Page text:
When you look at a homeless shelter, there are an awful lot of people in there who do have an education, who did go to school, and all it took was one paycheck, one electricity or utility bill that they didn't pay, that can cause things to start going wrong. (26) The federal government has officially measured poverty since the mid-1960s. (27) Beginning annually in 1969, the government has publicly released OPM statistics. (28) In response to decades of criticism of the OPM, the federal government has developed an alternative, more modern and relevant measure that they are now producing together with the OPM annually. (29) The new measure is titled the "supplemental poverty measure (SPM)" and has been generated and produced beginning in November of 2011 reflecting 2010 data. (30) The U.S. Census Bureau generates annual income and poverty reports summarizing the annual OPM and SPM statistics. (31)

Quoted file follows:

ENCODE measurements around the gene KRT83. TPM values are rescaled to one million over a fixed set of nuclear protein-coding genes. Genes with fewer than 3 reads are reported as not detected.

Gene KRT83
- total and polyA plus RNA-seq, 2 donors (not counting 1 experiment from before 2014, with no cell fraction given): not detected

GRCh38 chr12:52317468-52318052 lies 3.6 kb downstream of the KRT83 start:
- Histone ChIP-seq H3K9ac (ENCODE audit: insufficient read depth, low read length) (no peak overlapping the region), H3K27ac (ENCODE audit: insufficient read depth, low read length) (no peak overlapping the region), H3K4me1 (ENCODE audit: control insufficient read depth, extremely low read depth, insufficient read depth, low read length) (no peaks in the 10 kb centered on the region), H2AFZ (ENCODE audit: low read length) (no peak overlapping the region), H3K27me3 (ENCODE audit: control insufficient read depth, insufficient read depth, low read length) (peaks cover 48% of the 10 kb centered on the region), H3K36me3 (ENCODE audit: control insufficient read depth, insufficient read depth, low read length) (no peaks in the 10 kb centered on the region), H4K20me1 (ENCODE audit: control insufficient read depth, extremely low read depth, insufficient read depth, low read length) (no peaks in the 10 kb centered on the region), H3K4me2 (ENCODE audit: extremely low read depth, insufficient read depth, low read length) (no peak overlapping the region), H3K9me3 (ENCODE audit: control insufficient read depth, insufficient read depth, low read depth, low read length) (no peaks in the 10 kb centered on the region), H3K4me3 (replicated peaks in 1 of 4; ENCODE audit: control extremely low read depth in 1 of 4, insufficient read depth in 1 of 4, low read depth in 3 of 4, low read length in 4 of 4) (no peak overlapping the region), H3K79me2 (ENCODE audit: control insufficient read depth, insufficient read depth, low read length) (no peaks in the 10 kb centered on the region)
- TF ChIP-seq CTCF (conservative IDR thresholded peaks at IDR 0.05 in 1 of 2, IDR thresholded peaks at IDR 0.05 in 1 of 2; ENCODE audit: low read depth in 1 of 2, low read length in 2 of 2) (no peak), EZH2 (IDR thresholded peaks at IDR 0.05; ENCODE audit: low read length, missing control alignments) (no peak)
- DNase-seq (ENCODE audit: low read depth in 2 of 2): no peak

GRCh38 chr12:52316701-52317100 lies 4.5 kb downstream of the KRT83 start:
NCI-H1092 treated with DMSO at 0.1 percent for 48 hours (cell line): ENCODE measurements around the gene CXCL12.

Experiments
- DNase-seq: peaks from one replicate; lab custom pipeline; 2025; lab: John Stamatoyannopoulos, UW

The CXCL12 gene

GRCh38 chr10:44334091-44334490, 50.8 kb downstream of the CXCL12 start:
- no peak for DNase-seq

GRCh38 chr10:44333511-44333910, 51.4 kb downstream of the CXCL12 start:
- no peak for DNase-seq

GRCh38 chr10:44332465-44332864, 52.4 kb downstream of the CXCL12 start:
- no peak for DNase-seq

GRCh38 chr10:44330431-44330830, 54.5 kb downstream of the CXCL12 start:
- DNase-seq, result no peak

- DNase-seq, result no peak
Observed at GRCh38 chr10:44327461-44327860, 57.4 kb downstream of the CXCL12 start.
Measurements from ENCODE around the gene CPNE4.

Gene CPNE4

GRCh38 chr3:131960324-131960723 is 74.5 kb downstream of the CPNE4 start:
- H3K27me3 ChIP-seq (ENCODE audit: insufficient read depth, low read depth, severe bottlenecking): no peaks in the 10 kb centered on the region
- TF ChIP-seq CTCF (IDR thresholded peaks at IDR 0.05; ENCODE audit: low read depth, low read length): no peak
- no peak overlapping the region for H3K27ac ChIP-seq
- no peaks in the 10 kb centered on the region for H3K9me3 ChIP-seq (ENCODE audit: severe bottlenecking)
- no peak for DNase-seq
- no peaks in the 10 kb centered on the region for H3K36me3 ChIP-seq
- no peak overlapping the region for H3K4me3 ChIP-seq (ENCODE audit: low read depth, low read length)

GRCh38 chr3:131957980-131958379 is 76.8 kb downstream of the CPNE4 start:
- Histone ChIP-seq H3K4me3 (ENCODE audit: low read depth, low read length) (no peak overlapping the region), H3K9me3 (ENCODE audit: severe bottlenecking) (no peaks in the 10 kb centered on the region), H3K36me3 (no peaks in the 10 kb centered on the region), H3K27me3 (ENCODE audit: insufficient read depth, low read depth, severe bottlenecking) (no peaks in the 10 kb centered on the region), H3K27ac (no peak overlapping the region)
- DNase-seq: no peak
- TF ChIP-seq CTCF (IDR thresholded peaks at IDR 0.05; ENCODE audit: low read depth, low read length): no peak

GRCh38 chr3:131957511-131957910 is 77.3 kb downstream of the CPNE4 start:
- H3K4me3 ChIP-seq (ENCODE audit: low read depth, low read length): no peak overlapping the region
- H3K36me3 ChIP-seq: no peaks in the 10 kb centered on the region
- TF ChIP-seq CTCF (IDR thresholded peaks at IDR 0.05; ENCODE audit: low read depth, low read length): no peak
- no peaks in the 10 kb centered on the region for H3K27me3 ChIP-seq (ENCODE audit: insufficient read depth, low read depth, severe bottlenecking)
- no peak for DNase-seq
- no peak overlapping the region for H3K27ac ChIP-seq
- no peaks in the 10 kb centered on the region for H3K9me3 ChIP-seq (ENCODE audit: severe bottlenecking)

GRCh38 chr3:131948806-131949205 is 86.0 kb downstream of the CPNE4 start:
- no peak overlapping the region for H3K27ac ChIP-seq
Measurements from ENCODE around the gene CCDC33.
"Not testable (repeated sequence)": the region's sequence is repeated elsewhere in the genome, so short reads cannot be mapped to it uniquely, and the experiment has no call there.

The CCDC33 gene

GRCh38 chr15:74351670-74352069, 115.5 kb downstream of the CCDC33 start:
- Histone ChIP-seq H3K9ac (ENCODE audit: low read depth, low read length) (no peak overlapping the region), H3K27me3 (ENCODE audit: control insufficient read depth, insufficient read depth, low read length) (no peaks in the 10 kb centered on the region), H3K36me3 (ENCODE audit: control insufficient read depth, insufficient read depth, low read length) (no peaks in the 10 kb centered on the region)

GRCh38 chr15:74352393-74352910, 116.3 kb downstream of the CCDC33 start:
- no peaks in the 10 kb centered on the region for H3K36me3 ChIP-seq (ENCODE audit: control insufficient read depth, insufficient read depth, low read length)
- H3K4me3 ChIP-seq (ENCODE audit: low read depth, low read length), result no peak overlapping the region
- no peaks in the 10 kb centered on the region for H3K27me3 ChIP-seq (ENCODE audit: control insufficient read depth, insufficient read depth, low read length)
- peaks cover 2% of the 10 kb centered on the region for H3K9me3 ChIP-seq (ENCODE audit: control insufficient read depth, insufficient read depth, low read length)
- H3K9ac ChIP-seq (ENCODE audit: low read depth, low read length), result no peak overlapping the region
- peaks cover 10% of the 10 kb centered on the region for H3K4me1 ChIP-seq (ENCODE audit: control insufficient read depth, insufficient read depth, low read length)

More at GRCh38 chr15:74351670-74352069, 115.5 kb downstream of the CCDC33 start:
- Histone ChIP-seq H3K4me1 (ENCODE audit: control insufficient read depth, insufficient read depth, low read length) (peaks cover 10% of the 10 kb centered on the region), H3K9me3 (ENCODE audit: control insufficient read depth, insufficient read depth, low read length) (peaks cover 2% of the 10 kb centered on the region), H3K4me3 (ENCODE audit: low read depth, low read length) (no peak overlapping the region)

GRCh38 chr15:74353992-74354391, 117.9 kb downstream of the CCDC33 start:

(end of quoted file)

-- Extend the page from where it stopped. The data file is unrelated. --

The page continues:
As Mollie Orshansky, the creator of the U.S. poverty thresholds wisely observed, "[t]here is no particular reason to count the poor unless you are going to do something about them." (32) Reporting on the percentage of poor under the OPM and SPM is only useful if advocates and policy makers use the data to determine why, to...